PG&E reimbursing emegency responders for San Bruno disaster 

When news spread that a quiet San Bruno neighborhood was going up in flames, emergency officials from more than a dozen cities and three counties immediately came together in a massive, coordinated effort to save lives and homes.

And that effort wasn’t cheap.

City agencies, fire departments, and county offices have asked for more than $4 million in reimbursements from PG&E for responding to the Sept. 9 Glenview fire, which occurred after the company’s gas pipeline blew up. Many have already been reimbursed, but others are still waiting for the checks to come.

Though an exact cause has not yet been determined, PG&E has accepted financial responsibility for the disaster and has been writing checks to fire departments, police departments and other agencies to reimburse them for their costs. The reimbursements are being coordinated through the California Emergency Management Agency and a consultant hired by PG&E, said CalEMA spokeswoman Laura Newquist.

So far, she said, CalEMA has received 60 applications by various cities, counties and agencies for reimbursements, and the total of costs accumulated so far is $4.1 million. Of that, about $758,500 is for firefighting.

Fire departments weren’t the only ones to respond to the disaster. During the disaster and in the days and weeks after, cities and counties also responded with police help, building inspectors, and environmental experts.

San Mateo County spokesman Marshall Wilson said the county incurred $852,000 in expenses related to the disaster, about $158,000 of which have so far been reimbursed. He couched those numbers, however, by noting the county is ultimately not that concerned with the expense of the effort.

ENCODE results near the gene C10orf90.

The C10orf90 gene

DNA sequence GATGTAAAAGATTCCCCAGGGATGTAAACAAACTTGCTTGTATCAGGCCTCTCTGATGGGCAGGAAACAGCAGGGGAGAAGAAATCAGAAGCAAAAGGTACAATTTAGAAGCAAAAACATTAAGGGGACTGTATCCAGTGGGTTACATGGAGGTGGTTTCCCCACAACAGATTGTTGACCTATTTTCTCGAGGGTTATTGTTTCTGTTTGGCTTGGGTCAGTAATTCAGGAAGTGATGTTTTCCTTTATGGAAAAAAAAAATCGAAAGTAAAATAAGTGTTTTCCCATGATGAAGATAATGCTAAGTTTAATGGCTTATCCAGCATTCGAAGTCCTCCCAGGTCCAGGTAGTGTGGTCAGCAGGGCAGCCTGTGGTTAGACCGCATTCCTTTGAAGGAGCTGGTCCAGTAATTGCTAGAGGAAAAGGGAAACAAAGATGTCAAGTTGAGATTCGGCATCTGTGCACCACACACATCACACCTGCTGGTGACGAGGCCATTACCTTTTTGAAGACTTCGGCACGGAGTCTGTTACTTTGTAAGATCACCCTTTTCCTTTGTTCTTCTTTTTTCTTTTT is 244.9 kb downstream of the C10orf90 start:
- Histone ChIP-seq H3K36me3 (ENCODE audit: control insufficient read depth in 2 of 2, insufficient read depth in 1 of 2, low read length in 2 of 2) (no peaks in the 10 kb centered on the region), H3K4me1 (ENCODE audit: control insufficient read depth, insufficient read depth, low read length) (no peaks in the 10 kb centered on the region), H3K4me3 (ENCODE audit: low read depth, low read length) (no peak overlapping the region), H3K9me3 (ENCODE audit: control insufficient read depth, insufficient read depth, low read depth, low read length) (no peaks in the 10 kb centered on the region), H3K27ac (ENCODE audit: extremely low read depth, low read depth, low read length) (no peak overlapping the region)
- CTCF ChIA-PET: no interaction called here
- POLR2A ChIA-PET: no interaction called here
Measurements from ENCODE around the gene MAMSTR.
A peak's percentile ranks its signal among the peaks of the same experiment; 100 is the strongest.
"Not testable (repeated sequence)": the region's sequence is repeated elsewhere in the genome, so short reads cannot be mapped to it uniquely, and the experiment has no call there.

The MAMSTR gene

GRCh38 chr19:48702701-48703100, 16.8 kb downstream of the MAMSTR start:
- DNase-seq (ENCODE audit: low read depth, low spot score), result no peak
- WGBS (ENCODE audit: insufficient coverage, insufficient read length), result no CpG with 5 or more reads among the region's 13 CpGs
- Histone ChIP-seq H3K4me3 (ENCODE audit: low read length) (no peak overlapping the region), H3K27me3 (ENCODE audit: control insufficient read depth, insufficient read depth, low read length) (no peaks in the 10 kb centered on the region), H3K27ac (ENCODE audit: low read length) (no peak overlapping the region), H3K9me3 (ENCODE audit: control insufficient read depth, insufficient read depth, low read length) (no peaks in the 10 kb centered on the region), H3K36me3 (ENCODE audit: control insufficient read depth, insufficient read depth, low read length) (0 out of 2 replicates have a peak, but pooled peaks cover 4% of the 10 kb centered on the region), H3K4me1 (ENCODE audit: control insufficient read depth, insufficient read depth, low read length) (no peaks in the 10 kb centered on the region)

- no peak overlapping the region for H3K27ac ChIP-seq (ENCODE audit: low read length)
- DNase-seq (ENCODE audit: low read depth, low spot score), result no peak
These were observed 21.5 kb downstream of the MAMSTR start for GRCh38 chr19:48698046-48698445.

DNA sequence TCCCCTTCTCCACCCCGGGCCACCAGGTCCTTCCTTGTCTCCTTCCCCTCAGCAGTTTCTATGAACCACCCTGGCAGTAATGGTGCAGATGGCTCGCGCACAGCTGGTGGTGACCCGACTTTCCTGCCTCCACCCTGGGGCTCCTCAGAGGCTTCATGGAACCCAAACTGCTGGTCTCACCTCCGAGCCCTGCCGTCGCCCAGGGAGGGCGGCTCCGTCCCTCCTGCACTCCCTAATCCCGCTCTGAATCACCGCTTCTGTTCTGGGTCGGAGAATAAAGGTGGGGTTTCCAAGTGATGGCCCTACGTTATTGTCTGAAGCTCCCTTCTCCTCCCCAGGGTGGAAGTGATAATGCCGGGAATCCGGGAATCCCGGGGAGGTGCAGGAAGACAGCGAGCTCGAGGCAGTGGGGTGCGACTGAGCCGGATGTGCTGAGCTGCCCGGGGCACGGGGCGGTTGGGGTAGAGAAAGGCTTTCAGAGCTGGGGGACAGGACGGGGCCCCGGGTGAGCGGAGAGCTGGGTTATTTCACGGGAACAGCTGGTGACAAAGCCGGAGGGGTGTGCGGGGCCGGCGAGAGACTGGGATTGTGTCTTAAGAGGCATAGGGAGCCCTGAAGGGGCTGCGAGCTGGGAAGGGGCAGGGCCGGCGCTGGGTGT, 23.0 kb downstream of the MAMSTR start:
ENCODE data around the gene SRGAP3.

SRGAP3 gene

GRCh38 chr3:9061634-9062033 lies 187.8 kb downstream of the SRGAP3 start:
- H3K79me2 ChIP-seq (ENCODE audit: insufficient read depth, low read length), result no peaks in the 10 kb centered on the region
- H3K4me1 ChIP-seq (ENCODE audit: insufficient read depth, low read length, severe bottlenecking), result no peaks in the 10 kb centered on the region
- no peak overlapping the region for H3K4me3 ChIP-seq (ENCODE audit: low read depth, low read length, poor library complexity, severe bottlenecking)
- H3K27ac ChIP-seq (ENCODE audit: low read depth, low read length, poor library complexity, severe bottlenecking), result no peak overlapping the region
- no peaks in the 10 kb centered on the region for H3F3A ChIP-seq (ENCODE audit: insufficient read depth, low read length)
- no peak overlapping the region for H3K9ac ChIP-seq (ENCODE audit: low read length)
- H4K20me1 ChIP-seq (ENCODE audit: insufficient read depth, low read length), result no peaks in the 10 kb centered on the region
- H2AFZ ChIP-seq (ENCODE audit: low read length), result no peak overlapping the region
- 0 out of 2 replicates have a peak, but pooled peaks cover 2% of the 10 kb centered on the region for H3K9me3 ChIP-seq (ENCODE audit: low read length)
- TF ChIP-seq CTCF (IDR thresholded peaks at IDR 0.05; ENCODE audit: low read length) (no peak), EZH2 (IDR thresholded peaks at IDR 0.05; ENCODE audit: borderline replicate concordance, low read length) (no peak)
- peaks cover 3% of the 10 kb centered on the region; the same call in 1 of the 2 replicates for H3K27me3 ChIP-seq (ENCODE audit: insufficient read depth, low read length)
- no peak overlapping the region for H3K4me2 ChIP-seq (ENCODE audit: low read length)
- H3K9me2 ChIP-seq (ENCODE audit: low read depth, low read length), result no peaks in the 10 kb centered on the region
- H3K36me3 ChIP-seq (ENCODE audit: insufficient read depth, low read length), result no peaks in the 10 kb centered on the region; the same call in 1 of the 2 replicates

“The county’s expenses are infinitesimal compared to the pain suffered from the affected residents of San Bruno,” he said. “The county is here to provide for our residents in times of need and that’s what we’re happy to do.”

Central County Fire Chief Don Dornell said his department provided emergency service for about four days, at an expense of $76,000 — an expense that has since been reimbursed by PG&E.

Millbrae Finance Director Larae Brown said her city spent about $77,000 responding to the emergency, and has so far been reimbursed for half that amount. San Francisco Fire Department has also been reimbursed for its expenses, said spokeswoman Mindy Talmadge.

The city that incurred the most costs is, of course San Bruno. City Manager Connie Jackson said outside of the expenses to the fire department, the city racked up about $800,000 in costs that have so far been reimbursed by PG&E.
Those costs will continue to climb as the city works to rebuild the infrastructure that was damaged by the fire, and provide support to residents who are beginning to rebuild their lives. In March, PG&E set up a $12 million trust fund for the city to pay for those expenses, but the city is still working out the logistics of how to draw from that account. Jackson said she hopes to begin drawing from the fund within a month.

PG&E spokeswoman Brittany Chord said that so far, the company has distributed about $7 million in reimbursements to San Bruno and about 30 municipalities that incurred costs in the disaster response.

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Katie Worth

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